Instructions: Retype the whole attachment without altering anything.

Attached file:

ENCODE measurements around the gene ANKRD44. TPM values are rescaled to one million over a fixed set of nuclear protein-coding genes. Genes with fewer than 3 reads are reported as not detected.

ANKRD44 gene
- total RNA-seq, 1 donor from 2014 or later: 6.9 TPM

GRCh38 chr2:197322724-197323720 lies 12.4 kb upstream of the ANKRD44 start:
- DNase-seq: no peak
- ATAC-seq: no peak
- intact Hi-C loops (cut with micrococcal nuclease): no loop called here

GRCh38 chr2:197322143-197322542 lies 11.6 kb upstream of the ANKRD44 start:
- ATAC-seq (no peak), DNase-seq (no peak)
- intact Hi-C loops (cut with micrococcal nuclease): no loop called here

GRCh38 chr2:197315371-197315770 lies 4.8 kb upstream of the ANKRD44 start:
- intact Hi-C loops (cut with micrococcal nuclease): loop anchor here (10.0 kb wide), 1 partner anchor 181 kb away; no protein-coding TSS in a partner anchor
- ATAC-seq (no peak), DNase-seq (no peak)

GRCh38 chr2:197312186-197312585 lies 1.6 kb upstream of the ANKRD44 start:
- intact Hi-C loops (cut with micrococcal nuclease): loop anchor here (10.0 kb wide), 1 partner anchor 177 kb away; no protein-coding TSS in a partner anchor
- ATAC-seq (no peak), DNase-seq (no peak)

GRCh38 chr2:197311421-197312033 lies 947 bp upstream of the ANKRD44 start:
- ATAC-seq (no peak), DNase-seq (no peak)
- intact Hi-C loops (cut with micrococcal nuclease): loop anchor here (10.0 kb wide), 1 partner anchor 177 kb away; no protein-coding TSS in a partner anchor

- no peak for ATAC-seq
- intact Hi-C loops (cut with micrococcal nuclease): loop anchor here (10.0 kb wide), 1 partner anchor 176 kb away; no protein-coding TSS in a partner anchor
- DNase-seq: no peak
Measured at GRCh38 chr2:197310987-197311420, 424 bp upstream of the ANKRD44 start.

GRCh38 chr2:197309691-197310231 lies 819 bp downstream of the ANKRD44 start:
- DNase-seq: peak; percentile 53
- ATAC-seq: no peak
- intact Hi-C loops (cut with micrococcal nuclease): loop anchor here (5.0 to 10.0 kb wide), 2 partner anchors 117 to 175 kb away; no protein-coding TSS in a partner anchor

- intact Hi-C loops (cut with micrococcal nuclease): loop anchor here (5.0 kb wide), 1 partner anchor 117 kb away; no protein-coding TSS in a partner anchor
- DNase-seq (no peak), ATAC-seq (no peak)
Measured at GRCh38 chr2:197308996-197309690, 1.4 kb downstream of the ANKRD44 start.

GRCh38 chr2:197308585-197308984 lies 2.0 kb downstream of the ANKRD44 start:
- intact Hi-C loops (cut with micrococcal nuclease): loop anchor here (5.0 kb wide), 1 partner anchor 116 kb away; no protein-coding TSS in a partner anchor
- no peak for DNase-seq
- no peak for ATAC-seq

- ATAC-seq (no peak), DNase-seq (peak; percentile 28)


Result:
ENCODE measurements around the gene ANKRD44. TPM values are rescaled to one million over a fixed set of nuclear protein-coding genes. Genes with fewer than 3 reads are reported as not detected.

ANKRD44 gene
- total RNA-seq, 1 donor from 2014 or later: 6.9 TPM

GRCh38 chr2:197322724-197323720 lies 12.4 kb upstream of the ANKRD44 start:
- DNase-seq: no peak
- ATAC-seq: no peak
- intact Hi-C loops (cut with micrococcal nuclease): no loop called here

GRCh38 chr2:197322143-197322542 lies 11.6 kb upstream of the ANKRD44 start:
- ATAC-seq (no peak), DNase-seq (no peak)
- intact Hi-C loops (cut with micrococcal nuclease): no loop called here

GRCh38 chr2:197315371-197315770 lies 4.8 kb upstream of the ANKRD44 start:
- intact Hi-C loops (cut with micrococcal nuclease): loop anchor here (10.0 kb wide), 1 partner anchor 181 kb away; no protein-coding TSS in a partner anchor
- ATAC-seq (no peak), DNase-seq (no peak)

GRCh38 chr2:197312186-197312585 lies 1.6 kb upstream of the ANKRD44 start:
- intact Hi-C loops (cut with micrococcal nuclease): loop anchor here (10.0 kb wide), 1 partner anchor 177 kb away; no protein-coding TSS in a partner anchor
- ATAC-seq (no peak), DNase-seq (no peak)

GRCh38 chr2:197311421-197312033 lies 947 bp upstream of the ANKRD44 start:
- ATAC-seq (no peak), DNase-seq (no peak)
- intact Hi-C loops (cut with micrococcal nuclease): loop anchor here (10.0 kb wide), 1 partner anchor 177 kb away; no protein-coding TSS in a partner anchor

- no peak for ATAC-seq
- intact Hi-C loops (cut with micrococcal nuclease): loop anchor here (10.0 kb wide), 1 partner anchor 176 kb away; no protein-coding TSS in a partner anchor
- DNase-seq: no peak
Measured at GRCh38 chr2:197310987-197311420, 424 bp upstream of the ANKRD44 start.

GRCh38 chr2:197309691-197310231 lies 819 bp downstream of the ANKRD44 start:
- DNase-seq: peak; percentile 53
- ATAC-seq: no peak
- intact Hi-C loops (cut with micrococcal nuclease): loop anchor here (5.0 to 10.0 kb wide), 2 partner anchors 117 to 175 kb away; no protein-coding TSS in a partner anchor

- intact Hi-C loops (cut with micrococcal nuclease): loop anchor here (5.0 kb wide), 1 partner anchor 117 kb away; no protein-coding TSS in a partner anchor
- DNase-seq (no peak), ATAC-seq (no peak)
Measured at GRCh38 chr2:197308996-197309690, 1.4 kb downstream of the ANKRD44 start.

GRCh38 chr2:197308585-197308984 lies 2.0 kb downstream of the ANKRD44 start:
- intact Hi-C loops (cut with micrococcal nuclease): loop anchor here (5.0 kb wide), 1 partner anchor 116 kb away; no protein-coding TSS in a partner anchor
- no peak for DNase-seq
- no peak for ATAC-seq

- ATAC-seq (no peak), DNase-seq (peak; percentile 28)